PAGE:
Other literatures of the Philippines are committed to the reclaiming of the people’s fundamental rights to their languages and to the people’s rights to educational access through their languages.


On the one hand, here is Ilokano Literature that is so mired in parochialism, in patriarchy, in provincialism.


Here is Ilokano Literature with its ever-narrow view of literature, aesthetics, and writing practice, a view that is directed towards the self to the point of selfishness and individualism, to the point of self-glorification, to the point of self-aggrandizement. 




I began to read Ilokano Literature with interest in the 70s as a very young boy in the grades, and then more seriously as the years went by.


Even when Bannawag and other Ilokano literary pieces were not one of the required readings in high school, then in college, and then in graduate school, I remained schooled in the wonderful surprises of this literature of a people who are also at the same time my people.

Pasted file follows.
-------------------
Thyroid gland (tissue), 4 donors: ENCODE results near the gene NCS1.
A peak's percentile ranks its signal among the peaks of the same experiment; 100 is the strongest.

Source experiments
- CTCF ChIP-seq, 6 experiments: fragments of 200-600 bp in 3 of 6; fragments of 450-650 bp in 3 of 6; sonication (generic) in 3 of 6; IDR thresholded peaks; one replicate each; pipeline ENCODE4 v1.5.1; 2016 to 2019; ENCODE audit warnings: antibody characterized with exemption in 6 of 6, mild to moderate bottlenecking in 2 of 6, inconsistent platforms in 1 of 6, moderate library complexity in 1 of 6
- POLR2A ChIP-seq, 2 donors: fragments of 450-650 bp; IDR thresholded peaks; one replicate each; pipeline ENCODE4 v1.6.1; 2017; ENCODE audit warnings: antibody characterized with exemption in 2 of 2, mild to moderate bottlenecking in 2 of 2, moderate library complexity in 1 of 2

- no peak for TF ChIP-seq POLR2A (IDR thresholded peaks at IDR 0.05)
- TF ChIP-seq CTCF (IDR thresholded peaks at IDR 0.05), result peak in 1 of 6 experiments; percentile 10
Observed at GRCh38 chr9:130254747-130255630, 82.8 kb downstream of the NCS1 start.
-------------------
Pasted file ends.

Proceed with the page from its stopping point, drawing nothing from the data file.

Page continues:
I reveled in this literature: written or oral or any other form you can imagine, including its performance genre, especially that annual rite of the comedia at the foot of then Gilbert Bridge--then made of hard wood and what looked to me like suspension cable wires like a cheap imitation of San Franscisco's Golden Gate--in Laoag where I accidentally discovered prompters shouting the long lines for the actors to shout back to the enthralled audience: “Daanam ti espadak a natadem/ No dimo madaanan, biagmo ti maiwalang!” (Be prepared with my sharp sword/Or your life will then be cold!)


With that kind of an experience, I began to see, like Carlos Castaneda under Don Juan the burro's tutelage: seeing as understanding.  


In the seeing was the recognition of what is termed in the Ilokano language as “panuli”, the corner posts that we need to build the house of Ilokano Literature.


As they years went by, the seeing became one of familiarity, that easy recognition, that name recall, indeed, that investment in public perception, to borrow the terms of social marketing and communications. 


As the names became familiar, they eventually became household names.


Then along the way came a new episode in the literary history of my people: the intrusion and invasion of new names, names that are not familiar, names whose substantive connotations in my literary perception of things are not simply there.